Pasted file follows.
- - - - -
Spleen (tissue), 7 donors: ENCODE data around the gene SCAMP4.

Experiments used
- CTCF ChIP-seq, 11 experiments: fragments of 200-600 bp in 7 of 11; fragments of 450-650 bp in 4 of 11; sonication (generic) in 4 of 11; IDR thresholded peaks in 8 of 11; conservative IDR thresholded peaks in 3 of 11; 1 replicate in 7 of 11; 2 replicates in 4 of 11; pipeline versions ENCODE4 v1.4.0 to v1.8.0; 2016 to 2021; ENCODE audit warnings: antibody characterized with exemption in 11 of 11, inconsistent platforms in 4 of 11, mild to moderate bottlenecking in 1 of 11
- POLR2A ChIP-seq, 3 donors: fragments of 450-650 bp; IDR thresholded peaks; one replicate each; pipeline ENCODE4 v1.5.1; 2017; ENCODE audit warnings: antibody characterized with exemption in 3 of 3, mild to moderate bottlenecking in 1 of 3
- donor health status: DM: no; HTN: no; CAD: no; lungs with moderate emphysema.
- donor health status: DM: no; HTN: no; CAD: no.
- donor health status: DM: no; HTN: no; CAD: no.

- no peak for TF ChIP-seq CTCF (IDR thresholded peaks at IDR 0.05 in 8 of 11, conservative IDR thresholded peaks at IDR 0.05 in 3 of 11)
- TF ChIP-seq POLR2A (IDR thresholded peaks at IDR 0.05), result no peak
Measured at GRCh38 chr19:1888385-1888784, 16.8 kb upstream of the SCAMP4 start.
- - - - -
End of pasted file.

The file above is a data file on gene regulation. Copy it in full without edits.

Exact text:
Spleen (tissue), 7 donors: ENCODE data around the gene SCAMP4.

Experiments used
- CTCF ChIP-seq, 11 experiments: fragments of 200-600 bp in 7 of 11; fragments of 450-650 bp in 4 of 11; sonication (generic) in 4 of 11; IDR thresholded peaks in 8 of 11; conservative IDR thresholded peaks in 3 of 11; 1 replicate in 7 of 11; 2 replicates in 4 of 11; pipeline versions ENCODE4 v1.4.0 to v1.8.0; 2016 to 2021; ENCODE audit warnings: antibody characterized with exemption in 11 of 11, inconsistent platforms in 4 of 11, mild to moderate bottlenecking in 1 of 11
- POLR2A ChIP-seq, 3 donors: fragments of 450-650 bp; IDR thresholded peaks; one replicate each; pipeline ENCODE4 v1.5.1; 2017; ENCODE audit warnings: antibody characterized with exemption in 3 of 3, mild to moderate bottlenecking in 1 of 3
- donor health status: DM: no; HTN: no; CAD: no; lungs with moderate emphysema.
- donor health status: DM: no; HTN: no; CAD: no.
- donor health status: DM: no; HTN: no; CAD: no.

- no peak for TF ChIP-seq CTCF (IDR thresholded peaks at IDR 0.05 in 8 of 11, conservative IDR thresholded peaks at IDR 0.05 in 3 of 11)
- TF ChIP-seq POLR2A (IDR thresholded peaks at IDR 0.05), result no peak
Measured at GRCh38 chr19:1888385-1888784, 16.8 kb upstream of the SCAMP4 start.